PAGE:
PELICAN LAKE, Minn. - The unexpected rescue saga began with commotion outside the Roseberrys’ picture window.

Accustomed to visits from wildlife, the Arizona family who spends summers at their cabin on Pelican Lake near Brainerd found themselves face to beak - a very sharp beak - with a baby bird in distress Thursday, June 13. This wasn’t like the finch chick Barb Roseberry once nursed with an eyedropper filled with mashed berries, however.

“We looked outside the main picture window there and looking at us is this raptor,” said Mike Roseberry, Barb’s husband. “All of a sudden we heard crows start circling around and flying and cawing and one hit the window really loud and kind of scared us all. And that’s when the little eaglet started trying to hide.”

The creature Mike called “little” could’ve been mistaken for a full-grown predator, if one didn’t know its future as an adult called for a distinctive white cap and tail. This bald eagle was likely about two months old - transforming from a fluffy gray baby weighing ounces at birth into a sleek and impressive bird of prey in that time.

Concerned for the eaglet’s well-being, the Roseberrys made contact with a retired Minnesota Department of Natural Resources conservation officer, who agreed to transport the bird in a dog carrier to Wild and Free Wildlife Rehabilitation Center in Garrison. There, Dr. Katie Baratto examined the eaglet, one of five to 10 eaglets the center usually takes in each spring. A “beak to feathers” examination revealed it to be injury-free, of a normal weight, and likely guilty of trying to take its first flight a little too soon.

Two facts led Baratto to this conclusion: the time of year and the hint of wispy baby feathers still present on the bird. Most bald eagles in Minnesota are born in April, she said, and this month is about the time the chicks are compelled to spread their wings and soar.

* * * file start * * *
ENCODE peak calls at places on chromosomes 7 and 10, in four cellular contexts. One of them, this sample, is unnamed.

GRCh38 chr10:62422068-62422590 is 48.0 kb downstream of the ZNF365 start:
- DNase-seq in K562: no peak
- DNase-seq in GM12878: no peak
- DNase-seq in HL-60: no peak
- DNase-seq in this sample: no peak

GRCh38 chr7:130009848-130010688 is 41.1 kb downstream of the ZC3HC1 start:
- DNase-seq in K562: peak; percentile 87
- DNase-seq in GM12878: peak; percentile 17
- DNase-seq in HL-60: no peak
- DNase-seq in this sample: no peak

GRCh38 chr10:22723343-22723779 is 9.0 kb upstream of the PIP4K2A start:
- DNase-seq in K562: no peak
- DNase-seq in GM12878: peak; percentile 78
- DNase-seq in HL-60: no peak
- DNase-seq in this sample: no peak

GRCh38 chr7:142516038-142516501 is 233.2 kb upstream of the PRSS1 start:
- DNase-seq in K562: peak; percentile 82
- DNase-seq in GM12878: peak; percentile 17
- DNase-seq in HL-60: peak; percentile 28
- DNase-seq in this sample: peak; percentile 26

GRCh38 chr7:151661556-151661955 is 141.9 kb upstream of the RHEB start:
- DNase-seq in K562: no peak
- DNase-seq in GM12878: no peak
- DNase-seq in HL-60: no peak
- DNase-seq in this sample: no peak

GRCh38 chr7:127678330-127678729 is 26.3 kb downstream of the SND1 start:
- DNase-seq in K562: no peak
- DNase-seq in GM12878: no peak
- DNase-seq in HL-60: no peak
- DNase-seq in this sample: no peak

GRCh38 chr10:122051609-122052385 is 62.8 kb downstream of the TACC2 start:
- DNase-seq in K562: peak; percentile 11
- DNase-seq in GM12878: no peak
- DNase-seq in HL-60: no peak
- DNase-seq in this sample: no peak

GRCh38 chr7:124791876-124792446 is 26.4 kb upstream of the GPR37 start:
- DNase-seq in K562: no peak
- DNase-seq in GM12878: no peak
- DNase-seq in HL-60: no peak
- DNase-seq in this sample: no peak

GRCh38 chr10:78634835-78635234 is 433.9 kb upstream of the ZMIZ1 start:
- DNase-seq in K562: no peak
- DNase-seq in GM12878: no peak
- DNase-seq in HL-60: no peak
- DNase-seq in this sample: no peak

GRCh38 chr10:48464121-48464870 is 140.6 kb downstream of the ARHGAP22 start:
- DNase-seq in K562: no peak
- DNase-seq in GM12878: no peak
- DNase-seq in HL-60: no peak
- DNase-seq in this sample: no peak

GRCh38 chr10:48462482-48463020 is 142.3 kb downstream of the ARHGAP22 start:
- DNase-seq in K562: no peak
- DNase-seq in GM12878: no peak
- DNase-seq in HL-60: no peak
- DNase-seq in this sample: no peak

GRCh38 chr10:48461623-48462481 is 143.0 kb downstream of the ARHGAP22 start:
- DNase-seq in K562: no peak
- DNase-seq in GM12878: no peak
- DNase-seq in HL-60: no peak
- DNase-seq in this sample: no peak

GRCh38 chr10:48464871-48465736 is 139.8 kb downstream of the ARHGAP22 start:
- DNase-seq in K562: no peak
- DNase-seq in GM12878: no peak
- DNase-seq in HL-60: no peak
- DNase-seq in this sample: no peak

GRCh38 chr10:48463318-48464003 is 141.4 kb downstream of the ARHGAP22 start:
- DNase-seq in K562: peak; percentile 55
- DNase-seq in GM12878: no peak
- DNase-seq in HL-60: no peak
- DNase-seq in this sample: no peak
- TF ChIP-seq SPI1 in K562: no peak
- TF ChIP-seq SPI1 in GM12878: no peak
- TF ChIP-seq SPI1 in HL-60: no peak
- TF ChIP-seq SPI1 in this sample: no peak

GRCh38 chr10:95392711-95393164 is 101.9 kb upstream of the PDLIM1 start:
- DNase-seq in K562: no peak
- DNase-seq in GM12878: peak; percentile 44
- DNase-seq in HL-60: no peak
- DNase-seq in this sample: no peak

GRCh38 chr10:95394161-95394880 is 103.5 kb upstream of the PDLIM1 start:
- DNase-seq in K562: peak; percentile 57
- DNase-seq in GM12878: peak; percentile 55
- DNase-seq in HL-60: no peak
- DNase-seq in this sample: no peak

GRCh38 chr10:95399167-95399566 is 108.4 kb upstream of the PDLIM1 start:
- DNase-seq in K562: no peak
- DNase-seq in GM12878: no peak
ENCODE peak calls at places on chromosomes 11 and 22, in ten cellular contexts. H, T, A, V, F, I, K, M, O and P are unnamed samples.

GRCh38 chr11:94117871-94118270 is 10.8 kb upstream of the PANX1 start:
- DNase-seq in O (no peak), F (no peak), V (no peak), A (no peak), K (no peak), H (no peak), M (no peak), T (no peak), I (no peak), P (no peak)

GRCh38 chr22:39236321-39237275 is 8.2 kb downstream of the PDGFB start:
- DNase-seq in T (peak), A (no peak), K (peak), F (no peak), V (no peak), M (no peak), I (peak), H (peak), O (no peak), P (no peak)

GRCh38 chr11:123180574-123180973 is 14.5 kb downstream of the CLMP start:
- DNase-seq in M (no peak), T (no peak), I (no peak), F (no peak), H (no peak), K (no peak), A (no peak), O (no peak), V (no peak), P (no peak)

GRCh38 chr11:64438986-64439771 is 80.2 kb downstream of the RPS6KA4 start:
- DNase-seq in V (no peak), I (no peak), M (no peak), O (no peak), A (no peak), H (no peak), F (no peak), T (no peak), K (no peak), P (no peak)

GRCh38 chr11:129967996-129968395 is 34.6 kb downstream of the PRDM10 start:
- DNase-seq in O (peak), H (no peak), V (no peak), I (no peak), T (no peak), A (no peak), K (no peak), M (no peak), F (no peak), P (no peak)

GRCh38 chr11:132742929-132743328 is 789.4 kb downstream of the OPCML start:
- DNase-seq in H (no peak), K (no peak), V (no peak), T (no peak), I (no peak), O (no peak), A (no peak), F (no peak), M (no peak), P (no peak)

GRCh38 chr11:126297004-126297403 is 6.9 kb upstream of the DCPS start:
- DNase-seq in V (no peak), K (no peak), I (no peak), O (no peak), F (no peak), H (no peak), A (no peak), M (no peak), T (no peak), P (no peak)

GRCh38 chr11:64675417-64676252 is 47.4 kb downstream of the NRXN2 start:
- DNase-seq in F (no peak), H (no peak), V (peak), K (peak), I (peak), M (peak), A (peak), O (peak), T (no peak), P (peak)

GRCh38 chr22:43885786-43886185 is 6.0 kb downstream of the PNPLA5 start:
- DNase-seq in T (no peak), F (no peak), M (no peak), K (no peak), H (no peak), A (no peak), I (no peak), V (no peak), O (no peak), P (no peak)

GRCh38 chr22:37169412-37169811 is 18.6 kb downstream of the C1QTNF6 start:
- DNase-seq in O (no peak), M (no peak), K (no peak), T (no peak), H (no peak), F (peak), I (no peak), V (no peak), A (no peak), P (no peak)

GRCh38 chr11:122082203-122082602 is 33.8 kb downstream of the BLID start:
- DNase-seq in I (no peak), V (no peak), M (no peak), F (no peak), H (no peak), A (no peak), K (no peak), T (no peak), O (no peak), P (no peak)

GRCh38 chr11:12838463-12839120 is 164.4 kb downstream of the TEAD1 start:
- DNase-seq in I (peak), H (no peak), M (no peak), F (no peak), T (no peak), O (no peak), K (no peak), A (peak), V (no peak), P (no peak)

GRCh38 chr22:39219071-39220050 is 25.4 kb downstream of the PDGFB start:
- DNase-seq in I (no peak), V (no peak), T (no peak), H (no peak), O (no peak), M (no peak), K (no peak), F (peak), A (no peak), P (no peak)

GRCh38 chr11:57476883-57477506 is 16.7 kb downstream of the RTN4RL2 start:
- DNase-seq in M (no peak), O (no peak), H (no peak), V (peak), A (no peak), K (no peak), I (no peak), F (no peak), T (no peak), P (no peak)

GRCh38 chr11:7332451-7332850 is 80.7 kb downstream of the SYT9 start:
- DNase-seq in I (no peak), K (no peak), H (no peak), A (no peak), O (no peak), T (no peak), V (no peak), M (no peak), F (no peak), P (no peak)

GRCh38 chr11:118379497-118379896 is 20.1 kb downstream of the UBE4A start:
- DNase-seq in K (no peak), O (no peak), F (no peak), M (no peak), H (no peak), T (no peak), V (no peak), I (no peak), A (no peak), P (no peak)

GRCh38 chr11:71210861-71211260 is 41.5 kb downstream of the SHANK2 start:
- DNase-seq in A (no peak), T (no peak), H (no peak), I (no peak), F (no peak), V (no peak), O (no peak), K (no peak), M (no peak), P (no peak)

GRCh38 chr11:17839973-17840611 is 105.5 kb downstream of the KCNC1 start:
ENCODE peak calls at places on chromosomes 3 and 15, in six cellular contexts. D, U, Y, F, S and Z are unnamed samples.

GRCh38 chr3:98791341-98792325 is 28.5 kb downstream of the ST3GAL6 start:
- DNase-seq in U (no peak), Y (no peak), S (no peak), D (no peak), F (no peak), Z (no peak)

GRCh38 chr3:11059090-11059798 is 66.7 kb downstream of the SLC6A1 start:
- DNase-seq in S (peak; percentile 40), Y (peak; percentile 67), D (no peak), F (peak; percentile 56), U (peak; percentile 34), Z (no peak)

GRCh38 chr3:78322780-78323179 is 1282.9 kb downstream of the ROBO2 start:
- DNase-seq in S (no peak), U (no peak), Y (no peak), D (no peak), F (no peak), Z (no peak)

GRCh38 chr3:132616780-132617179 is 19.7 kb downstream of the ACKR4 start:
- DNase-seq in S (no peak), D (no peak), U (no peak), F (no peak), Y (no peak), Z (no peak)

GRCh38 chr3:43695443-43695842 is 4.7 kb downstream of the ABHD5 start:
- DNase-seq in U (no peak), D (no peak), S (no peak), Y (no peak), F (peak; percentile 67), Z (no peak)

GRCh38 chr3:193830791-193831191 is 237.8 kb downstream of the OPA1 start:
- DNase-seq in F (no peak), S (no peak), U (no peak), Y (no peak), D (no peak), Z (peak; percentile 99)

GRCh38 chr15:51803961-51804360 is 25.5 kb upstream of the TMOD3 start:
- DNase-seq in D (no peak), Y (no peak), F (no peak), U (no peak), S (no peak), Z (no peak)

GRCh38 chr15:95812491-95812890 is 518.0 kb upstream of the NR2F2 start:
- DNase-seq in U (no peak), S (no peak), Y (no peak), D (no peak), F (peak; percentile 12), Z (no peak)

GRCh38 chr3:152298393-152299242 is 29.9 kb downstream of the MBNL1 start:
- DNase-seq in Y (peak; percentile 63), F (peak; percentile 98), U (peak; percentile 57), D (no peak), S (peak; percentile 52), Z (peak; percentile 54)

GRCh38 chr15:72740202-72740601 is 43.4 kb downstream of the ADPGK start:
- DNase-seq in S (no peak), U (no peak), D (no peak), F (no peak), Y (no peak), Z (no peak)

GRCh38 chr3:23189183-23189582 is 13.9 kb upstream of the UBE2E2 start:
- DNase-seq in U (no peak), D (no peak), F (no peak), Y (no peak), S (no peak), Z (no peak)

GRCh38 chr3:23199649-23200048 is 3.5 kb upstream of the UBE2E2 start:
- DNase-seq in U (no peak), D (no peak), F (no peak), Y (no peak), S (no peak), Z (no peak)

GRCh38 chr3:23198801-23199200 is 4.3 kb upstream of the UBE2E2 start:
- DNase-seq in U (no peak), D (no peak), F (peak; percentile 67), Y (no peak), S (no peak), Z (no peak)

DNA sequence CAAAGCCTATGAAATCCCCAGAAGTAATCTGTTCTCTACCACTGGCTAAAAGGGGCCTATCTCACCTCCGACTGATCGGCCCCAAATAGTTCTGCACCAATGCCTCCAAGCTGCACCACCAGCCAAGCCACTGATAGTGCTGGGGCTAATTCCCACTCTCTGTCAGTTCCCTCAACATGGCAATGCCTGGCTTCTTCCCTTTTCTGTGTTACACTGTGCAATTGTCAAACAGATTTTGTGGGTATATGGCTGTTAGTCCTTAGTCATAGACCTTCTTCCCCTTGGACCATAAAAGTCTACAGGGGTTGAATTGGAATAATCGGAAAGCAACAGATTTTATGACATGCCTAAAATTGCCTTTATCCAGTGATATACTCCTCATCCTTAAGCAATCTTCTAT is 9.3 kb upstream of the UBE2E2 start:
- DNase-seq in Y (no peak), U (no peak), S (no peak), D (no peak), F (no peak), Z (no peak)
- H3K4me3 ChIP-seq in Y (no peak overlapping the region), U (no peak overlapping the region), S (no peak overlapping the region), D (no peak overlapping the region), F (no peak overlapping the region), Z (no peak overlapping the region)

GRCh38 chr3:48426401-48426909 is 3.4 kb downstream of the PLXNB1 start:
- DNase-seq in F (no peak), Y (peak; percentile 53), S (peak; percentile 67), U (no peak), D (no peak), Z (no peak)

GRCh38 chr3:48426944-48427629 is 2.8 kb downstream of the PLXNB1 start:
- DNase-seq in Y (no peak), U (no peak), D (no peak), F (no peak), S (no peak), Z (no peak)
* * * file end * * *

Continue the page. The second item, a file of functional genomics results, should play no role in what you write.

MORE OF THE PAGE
“This time of year when we see that, our guess is he was trying to fly and he tried a little too early,” Baratto said. “He hopped out of the nest before he should have.”

Baratto said with good health ascertained, the eaglet - which could be male or female, but it’s too early to tell - was ready to return to the nest. There are typically no concerns of rejection when it comes to raptors, she said. The challenge in this case was the height of the nest, perched near the top of a 60-year-old Norway pine.

In stepped Mike’s Tree Co., a local company Baratto said has volunteered its equipment and manpower to return eaglets to nests on numerous occasions, free of charge. With a ride to its parents’ nest secured, the eaglet returned to the shores of Pelican Lake with Wild and Free volunteer Maureen Stanley.

In the Roseberrys’ yard, excitement mounted. Neighbors of all ages congregated near the clear, calm waters of the lake, eager for the eaglet’s scheduled arrival.

When Stanley and the eaglet arrived, the volunteer cradled the raptor, wearing thick leather gloves to protect her skin from razor-sharp talons capable of tearing flesh with ease. No, it cannot be touched by little hands, Stanley explained to the excited children, and yes, the eaglet’s feet feel kind of like a chicken’s.

“His feet are what he uses to get his food, and they’re very sharp, so I’m holding his feet so he doesn’t think I’m food,” she said.

Before long, the young bird was placed into a stiff-sided cylindrical bag, the last of its unfamiliar locations before the ascent home. Austin VanScoy of Mike’s Tree Co. slowly guided the lift parallel to the tall pine until it was stretched as high as it will go. The last few feet would require a climb with an eaglet in tow. After minutes of careful positioning, VanScoy hoisted the bag and its feathered contents overhead, while a nervous sibling flapped its wings in seeming confusion over the sudden human visitor.

The eaglet took its time, but VanScoy displayed patience. He’d later reveal the raptor pecked at his fingers, and its brother or sister locked eyes with him as he dangled high above the ground.

And then it happened. With a sudden burst of energy and wings spread wide, the bird exited the bag and stepped back into the large nest.

“Those birds, you’re really supposed to stay away from them,” VanScoy said. “So it was just a humbling experience to be able to get close to one of those birds and put it back where it belongs.”